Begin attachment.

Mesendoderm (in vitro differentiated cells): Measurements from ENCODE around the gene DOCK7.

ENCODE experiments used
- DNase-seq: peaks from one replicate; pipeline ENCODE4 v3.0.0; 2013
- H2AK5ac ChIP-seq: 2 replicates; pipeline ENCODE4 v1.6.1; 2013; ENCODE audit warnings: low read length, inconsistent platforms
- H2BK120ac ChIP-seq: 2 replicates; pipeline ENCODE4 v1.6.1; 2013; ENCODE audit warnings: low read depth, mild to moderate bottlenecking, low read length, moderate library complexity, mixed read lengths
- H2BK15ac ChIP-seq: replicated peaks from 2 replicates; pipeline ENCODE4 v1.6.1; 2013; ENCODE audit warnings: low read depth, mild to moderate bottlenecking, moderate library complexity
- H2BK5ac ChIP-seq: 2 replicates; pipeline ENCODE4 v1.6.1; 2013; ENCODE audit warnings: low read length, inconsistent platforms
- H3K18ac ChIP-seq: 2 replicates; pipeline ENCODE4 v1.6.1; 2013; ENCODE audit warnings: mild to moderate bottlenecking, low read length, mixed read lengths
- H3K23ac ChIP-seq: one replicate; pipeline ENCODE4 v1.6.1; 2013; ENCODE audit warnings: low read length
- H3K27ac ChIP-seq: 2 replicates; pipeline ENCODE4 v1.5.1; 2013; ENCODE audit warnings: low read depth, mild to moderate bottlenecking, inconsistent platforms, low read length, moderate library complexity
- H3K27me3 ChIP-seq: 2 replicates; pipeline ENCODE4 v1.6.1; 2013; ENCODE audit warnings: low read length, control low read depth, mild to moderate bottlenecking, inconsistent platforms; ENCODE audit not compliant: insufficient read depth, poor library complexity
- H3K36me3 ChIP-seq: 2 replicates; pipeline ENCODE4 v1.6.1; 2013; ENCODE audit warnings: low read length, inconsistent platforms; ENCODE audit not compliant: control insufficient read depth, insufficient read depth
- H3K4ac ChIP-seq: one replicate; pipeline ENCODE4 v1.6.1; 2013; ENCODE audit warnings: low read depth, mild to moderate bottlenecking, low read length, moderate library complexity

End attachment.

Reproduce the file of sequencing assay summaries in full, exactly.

Mesendoderm (in vitro differentiated cells): Measurements from ENCODE around the gene DOCK7.

ENCODE experiments used
- DNase-seq: peaks from one replicate; pipeline ENCODE4 v3.0.0; 2013
- H2AK5ac ChIP-seq: 2 replicates; pipeline ENCODE4 v1.6.1; 2013; ENCODE audit warnings: low read length, inconsistent platforms
- H2BK120ac ChIP-seq: 2 replicates; pipeline ENCODE4 v1.6.1; 2013; ENCODE audit warnings: low read depth, mild to moderate bottlenecking, low read length, moderate library complexity, mixed read lengths
- H2BK15ac ChIP-seq: replicated peaks from 2 replicates; pipeline ENCODE4 v1.6.1; 2013; ENCODE audit warnings: low read depth, mild to moderate bottlenecking, moderate library complexity
- H2BK5ac ChIP-seq: 2 replicates; pipeline ENCODE4 v1.6.1; 2013; ENCODE audit warnings: low read length, inconsistent platforms
- H3K18ac ChIP-seq: 2 replicates; pipeline ENCODE4 v1.6.1; 2013; ENCODE audit warnings: mild to moderate bottlenecking, low read length, mixed read lengths
- H3K23ac ChIP-seq: one replicate; pipeline ENCODE4 v1.6.1; 2013; ENCODE audit warnings: low read length
- H3K27ac ChIP-seq: 2 replicates; pipeline ENCODE4 v1.5.1; 2013; ENCODE audit warnings: low read depth, mild to moderate bottlenecking, inconsistent platforms, low read length, moderate library complexity
- H3K27me3 ChIP-seq: 2 replicates; pipeline ENCODE4 v1.6.1; 2013; ENCODE audit warnings: low read length, control low read depth, mild to moderate bottlenecking, inconsistent platforms; ENCODE audit not compliant: insufficient read depth, poor library complexity
- H3K36me3 ChIP-seq: 2 replicates; pipeline ENCODE4 v1.6.1; 2013; ENCODE audit warnings: low read length, inconsistent platforms; ENCODE audit not compliant: control insufficient read depth, insufficient read depth
- H3K4ac ChIP-seq: one replicate; pipeline ENCODE4 v1.6.1; 2013; ENCODE audit warnings: low read depth, mild to moderate bottlenecking, low read length, moderate library complexity